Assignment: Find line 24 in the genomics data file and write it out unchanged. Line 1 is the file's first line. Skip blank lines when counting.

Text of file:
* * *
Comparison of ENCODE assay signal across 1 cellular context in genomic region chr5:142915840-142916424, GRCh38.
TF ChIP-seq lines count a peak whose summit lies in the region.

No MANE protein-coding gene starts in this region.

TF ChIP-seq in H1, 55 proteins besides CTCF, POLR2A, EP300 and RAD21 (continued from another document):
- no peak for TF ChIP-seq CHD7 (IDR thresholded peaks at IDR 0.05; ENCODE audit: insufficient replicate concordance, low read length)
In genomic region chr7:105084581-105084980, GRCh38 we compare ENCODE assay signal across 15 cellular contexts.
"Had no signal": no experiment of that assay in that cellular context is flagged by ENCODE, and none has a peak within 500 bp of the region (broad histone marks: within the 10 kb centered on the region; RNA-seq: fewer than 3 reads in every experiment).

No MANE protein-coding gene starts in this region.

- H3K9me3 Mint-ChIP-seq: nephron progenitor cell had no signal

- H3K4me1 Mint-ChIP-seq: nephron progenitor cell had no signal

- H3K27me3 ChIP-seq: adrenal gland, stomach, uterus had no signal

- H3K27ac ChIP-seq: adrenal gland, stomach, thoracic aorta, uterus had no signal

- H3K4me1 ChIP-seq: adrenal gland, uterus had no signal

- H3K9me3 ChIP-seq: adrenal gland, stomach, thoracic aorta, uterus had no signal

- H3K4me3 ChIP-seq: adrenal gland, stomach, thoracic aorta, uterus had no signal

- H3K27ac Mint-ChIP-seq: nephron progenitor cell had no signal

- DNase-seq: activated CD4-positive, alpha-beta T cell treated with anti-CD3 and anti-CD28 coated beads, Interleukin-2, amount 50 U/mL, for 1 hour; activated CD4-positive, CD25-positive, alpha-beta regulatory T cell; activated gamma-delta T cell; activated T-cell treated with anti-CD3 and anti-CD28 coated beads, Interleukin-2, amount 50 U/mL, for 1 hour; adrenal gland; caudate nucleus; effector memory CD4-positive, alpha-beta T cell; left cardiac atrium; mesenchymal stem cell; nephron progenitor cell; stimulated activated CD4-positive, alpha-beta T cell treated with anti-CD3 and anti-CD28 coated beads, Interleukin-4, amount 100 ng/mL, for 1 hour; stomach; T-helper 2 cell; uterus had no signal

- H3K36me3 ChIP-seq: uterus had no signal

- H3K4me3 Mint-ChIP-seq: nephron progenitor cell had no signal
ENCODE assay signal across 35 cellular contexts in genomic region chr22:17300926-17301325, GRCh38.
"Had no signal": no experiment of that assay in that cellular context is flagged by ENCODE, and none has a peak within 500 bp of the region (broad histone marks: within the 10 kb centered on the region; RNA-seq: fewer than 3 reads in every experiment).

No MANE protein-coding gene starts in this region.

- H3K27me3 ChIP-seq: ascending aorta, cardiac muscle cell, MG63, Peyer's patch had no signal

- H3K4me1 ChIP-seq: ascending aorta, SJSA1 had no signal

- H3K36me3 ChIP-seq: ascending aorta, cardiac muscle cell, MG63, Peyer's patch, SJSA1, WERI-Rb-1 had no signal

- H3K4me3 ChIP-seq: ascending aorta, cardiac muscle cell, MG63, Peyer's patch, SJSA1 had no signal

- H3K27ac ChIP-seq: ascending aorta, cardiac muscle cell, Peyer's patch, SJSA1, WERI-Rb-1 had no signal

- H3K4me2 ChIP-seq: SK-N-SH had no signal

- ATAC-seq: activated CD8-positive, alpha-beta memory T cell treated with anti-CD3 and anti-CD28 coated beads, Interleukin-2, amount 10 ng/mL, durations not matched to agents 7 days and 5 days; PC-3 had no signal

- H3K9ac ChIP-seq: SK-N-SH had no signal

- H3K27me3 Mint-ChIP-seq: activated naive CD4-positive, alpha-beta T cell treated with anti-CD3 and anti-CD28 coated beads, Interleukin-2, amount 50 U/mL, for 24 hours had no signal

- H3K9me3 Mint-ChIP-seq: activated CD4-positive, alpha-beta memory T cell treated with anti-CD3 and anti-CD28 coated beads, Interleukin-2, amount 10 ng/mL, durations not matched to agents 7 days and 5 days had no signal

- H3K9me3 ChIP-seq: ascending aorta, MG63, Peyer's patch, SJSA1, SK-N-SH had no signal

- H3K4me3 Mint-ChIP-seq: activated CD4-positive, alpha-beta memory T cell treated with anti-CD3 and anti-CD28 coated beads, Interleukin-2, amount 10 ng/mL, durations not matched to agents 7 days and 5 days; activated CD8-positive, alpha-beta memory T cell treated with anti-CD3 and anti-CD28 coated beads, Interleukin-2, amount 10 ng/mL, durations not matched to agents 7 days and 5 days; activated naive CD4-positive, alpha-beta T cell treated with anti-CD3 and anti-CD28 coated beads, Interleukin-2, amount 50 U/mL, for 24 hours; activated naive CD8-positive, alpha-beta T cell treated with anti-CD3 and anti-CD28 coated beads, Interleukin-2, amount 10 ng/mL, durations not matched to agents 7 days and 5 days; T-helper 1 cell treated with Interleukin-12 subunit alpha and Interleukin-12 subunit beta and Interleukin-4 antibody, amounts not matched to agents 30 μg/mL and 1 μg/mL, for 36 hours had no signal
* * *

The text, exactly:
- H3K4me1 ChIP-seq: ascending aorta, SJSA1 had no signal